Those who are hoping to see the ultimate end of further Trojan variants building up on Zeus are in for a big frustration after security researchers from Trusteer, an IBM subsidiary, spotted a fresh malware that scrapes off log-in credentials and online banking information being flaunted in a black market forum.
Kronos is designed to target browsing sessions in Internet Explorer, Mozilla Firefox and Google Chrome and steal the log-in details of users, as portrayed on the Russian cybercriminal forum ad. It further explains that the banking Trojan employs such malicious techniques as form-grabbing, HTML content injection and Web injects for the theft.
One can recall that the Web injecting technique had been a popular strategy of cyber criminals who used the Zeus Trojan during its popularity before it was busted by authorities and its development stunted.
Accordingly, cyber criminals can smoothly transition to the Kronos Trojan using Zeus variants in the wild. And while the malware steals browsing session information, Kronos also works to defeat other malware on a computer system because of its user-mode rootkit for 32-bit and 64-bit Windows. As it performs its malicious activity, Kronos also shuns detection of anti-malware software tools and sandbox security systems, according to its developer.
However, that claim could be taken with a grain of salt, from the perspective of some security experts. To say that the Trojan can evade sandbox environments is merely trying to deduce the ocean based on a sample of droplet from it. That is so because the sandbox system comprises a large variety of security methods that have unique ways for catching even perhaps the most evasive virus. It is also highly impossible that a single Trojan such as Kronos, which has never been analyzed yet, could bypass all of sandboxes. And in order for that to be believable, it has to be sold for a princely sum that perhaps not all cybercriminals could afford it, which is not the case for Kronos.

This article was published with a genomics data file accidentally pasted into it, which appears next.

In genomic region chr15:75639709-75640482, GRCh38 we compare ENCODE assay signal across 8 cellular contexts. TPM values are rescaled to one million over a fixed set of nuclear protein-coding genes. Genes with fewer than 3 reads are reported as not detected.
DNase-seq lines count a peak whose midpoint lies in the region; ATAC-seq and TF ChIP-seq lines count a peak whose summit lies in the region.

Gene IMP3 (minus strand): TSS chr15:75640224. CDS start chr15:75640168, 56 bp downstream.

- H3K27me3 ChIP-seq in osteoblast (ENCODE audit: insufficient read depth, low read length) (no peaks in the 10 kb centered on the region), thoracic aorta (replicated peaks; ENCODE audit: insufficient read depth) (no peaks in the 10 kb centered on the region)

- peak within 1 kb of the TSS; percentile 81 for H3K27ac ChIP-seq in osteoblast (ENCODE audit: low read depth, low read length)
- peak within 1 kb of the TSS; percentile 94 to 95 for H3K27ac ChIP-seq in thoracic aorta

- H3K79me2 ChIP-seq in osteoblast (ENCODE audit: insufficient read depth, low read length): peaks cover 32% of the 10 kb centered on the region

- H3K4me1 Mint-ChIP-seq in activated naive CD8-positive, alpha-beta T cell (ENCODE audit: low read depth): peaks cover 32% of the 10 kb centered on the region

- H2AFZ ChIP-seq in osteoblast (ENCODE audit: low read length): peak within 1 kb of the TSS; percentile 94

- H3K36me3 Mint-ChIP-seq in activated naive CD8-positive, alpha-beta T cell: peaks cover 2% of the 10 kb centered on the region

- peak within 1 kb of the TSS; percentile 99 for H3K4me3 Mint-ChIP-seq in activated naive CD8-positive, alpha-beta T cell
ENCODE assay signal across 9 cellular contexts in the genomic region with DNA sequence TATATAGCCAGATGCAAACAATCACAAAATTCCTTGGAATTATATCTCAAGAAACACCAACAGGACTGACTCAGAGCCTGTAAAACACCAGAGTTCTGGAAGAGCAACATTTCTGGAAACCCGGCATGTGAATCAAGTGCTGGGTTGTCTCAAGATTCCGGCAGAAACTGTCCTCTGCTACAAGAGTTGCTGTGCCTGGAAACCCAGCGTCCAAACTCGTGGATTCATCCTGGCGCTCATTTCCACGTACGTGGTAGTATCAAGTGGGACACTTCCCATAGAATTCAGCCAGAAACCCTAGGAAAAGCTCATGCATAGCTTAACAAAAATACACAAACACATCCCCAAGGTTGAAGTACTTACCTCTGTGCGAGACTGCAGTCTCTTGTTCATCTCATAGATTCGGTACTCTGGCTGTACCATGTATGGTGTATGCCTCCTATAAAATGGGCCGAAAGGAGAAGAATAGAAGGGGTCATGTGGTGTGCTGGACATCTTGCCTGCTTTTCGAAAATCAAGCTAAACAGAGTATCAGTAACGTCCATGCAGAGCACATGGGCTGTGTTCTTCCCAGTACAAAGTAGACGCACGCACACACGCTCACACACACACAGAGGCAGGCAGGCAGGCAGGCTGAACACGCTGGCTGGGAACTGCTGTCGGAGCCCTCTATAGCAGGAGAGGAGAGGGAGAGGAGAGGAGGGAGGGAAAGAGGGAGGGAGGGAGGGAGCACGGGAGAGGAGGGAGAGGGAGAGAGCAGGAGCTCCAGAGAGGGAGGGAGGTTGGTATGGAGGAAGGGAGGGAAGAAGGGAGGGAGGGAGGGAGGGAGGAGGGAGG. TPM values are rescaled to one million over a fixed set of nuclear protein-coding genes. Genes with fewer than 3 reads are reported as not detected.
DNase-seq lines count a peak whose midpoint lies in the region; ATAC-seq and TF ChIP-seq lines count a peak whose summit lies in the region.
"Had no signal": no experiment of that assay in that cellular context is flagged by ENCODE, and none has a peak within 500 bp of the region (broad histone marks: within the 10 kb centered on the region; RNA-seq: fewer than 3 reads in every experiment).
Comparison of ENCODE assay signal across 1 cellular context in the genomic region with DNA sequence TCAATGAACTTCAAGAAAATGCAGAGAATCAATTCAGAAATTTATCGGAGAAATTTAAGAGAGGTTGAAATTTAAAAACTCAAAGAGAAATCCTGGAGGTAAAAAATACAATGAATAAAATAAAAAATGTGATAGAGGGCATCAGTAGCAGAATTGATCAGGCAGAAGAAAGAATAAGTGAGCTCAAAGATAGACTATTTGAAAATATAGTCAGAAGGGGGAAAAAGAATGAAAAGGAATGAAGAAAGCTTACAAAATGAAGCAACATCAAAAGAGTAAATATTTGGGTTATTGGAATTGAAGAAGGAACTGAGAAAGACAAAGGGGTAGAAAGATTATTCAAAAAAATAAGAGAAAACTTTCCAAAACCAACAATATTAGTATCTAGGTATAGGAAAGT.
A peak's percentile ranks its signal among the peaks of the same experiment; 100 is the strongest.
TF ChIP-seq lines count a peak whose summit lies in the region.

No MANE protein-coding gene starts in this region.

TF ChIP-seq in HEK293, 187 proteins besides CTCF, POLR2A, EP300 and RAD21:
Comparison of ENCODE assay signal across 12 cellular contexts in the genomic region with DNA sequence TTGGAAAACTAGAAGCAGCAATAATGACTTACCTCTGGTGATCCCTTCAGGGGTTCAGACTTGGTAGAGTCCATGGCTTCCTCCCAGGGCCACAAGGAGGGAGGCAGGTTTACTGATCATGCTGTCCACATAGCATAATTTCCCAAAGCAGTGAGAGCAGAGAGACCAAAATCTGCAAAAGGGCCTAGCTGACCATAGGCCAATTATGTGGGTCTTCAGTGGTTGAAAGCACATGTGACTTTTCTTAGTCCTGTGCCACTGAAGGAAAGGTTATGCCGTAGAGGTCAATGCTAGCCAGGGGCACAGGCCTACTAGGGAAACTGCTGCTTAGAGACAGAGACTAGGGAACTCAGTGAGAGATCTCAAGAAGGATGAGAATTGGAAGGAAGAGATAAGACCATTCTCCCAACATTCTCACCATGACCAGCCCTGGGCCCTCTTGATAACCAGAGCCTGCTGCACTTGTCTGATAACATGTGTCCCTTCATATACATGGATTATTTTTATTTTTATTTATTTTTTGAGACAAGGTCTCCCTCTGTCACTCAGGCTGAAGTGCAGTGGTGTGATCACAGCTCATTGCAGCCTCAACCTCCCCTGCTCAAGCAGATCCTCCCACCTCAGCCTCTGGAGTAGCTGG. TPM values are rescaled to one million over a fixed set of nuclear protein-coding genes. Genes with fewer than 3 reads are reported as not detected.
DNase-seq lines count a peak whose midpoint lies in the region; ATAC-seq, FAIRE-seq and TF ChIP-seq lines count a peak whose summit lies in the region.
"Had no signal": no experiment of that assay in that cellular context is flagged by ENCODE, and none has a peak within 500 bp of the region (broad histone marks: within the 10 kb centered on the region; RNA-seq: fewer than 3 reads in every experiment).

Currently, the creator of Kronos is selling the malware tool for $7,000, inclusive of development services, upgrades and fixes. The price dwarfs that of the other malware, which are sold for only hundreds of dollars. But if the developer’s claims are true, then it is reasonable.
However, the security community and hacker groups alike have yet to verify whether the Kronos Trojan can live up to the publicity made by its creator, who developed the malware using the source code of another popular, but now defunct Trojan, Carberp.